Queensland Chief Justice continues to push law reform
On 15 March 2013, the CJ shocked the Brisbane legal community by engaging in ‘law and order’ politics – see post on 21 March 2013. Today, he is at it again. Terry O’Gorman, the Australian President for the Civil Loberties Council had this to say
Chief Justice de Jersey should stop politicking in calling for criminal law changes which are essentially political issues, Civil Liberties Council Vice-President Terry O’Gorman said today.
Mr O’Gorman said that reports in today’s Courier Mail that the Chief Justice will today tell a Townsville Law Conference that Judges should be able to make adverse comments to jurors about accused people failing to disclose relevant information about a crime when they are being interviewed by police is a frontal attack on the centuries old right to silence.
“Whether there should be a change to this most basic civil liberty is a political debate which the Chief Justice should stay out of” Mr O’Gorman said.
Mr O’Gorman said that Judges were bound by rules requiring them not to comment on political issues which should be left to the Government of the day.
“While it is permissible for the Chief Justice to comment on matters affecting the running of the courts such as court budgets and the like, the Chief Justice should stay out of political debates” Mr O’Gorman said.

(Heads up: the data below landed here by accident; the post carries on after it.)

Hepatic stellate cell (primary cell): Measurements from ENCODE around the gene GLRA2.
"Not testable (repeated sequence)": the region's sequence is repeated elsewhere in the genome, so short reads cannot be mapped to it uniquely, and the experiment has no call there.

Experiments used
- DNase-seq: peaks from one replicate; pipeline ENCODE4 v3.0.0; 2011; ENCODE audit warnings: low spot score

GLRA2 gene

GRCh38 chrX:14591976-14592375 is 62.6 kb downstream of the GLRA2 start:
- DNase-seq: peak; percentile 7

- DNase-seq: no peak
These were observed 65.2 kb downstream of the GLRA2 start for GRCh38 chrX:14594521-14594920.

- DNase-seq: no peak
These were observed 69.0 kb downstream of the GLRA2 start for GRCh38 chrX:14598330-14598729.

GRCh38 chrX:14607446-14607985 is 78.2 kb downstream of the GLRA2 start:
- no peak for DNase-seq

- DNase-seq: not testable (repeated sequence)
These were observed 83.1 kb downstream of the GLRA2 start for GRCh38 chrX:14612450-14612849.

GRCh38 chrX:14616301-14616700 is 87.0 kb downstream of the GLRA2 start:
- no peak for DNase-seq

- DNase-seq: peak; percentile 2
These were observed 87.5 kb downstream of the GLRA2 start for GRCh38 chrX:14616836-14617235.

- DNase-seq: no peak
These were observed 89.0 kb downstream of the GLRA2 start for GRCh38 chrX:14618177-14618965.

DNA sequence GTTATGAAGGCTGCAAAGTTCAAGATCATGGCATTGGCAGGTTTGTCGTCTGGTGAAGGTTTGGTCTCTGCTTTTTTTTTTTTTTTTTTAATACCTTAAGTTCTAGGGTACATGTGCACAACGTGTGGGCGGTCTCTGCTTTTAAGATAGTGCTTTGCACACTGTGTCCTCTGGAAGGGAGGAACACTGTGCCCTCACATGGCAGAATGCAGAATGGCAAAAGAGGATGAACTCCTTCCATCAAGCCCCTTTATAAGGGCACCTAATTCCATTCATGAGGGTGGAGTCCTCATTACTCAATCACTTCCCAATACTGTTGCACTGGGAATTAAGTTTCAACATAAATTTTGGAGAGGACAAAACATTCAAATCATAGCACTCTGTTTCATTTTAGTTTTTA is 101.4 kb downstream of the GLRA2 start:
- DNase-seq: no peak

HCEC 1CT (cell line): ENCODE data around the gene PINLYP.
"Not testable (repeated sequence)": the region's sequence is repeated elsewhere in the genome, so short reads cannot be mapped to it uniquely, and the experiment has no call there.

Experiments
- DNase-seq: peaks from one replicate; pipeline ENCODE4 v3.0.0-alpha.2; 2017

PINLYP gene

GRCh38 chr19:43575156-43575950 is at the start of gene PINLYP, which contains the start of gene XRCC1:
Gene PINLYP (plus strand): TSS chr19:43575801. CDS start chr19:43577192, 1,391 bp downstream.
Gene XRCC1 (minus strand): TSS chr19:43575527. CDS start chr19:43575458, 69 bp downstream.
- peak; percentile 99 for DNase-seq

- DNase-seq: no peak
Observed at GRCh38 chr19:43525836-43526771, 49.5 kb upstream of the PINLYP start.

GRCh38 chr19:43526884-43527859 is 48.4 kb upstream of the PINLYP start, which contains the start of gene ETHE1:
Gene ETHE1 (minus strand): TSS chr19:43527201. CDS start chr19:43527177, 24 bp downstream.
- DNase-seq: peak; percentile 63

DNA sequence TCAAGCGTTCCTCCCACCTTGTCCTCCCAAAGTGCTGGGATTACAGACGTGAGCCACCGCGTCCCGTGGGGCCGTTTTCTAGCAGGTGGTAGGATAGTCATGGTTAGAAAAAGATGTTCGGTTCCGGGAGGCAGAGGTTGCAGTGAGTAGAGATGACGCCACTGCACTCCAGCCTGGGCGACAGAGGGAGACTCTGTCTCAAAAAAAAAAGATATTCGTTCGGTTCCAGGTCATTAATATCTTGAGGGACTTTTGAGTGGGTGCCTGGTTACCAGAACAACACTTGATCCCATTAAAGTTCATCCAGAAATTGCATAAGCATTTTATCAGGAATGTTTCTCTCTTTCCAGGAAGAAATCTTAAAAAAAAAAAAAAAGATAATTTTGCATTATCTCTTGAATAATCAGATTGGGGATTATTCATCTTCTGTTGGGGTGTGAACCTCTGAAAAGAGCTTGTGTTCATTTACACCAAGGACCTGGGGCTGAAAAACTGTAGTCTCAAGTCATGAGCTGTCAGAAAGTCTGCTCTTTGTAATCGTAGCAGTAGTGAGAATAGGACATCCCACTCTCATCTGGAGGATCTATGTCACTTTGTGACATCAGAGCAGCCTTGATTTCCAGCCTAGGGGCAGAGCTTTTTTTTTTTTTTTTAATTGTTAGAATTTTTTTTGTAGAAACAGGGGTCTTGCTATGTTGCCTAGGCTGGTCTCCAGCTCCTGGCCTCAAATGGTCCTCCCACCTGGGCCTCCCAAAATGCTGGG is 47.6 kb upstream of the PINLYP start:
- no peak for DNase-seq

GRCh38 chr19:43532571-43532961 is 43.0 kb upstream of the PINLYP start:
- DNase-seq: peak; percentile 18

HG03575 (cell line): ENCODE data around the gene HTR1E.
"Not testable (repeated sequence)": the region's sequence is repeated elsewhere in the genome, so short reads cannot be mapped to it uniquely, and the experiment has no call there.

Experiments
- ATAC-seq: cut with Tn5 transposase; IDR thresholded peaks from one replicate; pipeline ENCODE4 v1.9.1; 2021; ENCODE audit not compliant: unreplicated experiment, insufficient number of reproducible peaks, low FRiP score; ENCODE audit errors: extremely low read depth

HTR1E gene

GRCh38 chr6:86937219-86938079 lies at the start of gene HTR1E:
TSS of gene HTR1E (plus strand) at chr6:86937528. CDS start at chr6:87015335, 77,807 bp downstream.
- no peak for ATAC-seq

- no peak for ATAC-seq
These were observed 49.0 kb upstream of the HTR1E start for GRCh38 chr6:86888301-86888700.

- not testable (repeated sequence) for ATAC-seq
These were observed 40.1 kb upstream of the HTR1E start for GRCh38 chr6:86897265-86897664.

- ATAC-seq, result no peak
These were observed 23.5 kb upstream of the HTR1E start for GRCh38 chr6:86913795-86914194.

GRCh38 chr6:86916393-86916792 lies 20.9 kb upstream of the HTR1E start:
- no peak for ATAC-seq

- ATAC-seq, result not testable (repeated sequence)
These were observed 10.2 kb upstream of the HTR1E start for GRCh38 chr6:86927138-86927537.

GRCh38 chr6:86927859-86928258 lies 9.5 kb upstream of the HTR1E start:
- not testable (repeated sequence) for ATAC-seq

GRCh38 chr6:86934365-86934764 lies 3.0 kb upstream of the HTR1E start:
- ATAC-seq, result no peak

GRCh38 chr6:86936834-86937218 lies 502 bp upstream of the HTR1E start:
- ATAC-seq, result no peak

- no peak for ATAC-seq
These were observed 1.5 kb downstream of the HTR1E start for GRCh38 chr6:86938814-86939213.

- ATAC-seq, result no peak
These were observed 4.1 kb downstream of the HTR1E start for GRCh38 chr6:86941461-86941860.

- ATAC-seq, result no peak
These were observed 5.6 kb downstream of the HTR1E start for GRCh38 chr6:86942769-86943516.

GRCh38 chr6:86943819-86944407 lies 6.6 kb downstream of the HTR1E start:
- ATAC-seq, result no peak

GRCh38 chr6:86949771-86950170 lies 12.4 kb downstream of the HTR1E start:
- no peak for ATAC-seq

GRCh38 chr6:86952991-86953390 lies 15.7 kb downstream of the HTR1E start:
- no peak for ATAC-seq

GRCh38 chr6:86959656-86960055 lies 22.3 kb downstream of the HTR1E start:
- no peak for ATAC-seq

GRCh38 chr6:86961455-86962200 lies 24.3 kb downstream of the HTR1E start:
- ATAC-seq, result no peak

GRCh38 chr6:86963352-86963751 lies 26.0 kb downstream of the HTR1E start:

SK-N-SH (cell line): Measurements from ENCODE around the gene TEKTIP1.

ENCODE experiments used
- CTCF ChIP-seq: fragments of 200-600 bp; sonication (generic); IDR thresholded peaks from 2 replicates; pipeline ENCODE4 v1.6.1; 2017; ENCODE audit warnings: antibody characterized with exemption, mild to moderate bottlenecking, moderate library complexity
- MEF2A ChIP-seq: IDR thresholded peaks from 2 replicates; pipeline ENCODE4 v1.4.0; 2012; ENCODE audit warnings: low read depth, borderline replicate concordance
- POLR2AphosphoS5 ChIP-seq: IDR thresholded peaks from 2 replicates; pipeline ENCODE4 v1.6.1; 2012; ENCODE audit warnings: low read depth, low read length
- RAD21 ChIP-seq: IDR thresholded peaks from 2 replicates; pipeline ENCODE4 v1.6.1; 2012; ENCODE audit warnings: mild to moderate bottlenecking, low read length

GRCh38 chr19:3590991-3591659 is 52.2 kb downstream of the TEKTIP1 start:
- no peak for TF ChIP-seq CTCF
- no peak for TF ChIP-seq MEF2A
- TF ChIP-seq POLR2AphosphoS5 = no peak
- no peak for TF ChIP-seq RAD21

“Yet Chief Justice de Jersey has started this particular political debate about his desire to abolish the right to silence. He is acting like a law and order politician” Mr O’Gorman said.
Mr O’Gorman said that the Judicial Conference of Australia which is Australia’s peak body for Judges released a policy in October 2012 which provides that “…judicial officers should not be participants in the political process. That is not their constitutional role and the due performance of that role can be compromised by straying into the political arena…if Judges start to appear and sound like politicians, particularly in the political debate, their standing as Judicial Officers can be seriously affected.”
Mr O’Gorman said that abolishing the right to silence is fundamentally a political question as it goes to the heart of the power of the State being used by police officers in police stations while questioning suspects.
“Chief Justice de Jersey should heed the policy of his fellow Australian Judges and stop acting like a law and order politician and observe the principles of judicial reticence as the rest of his colleagues on the Bench in Queensland and around Australia are obliged to do” Mr O’Gorman said.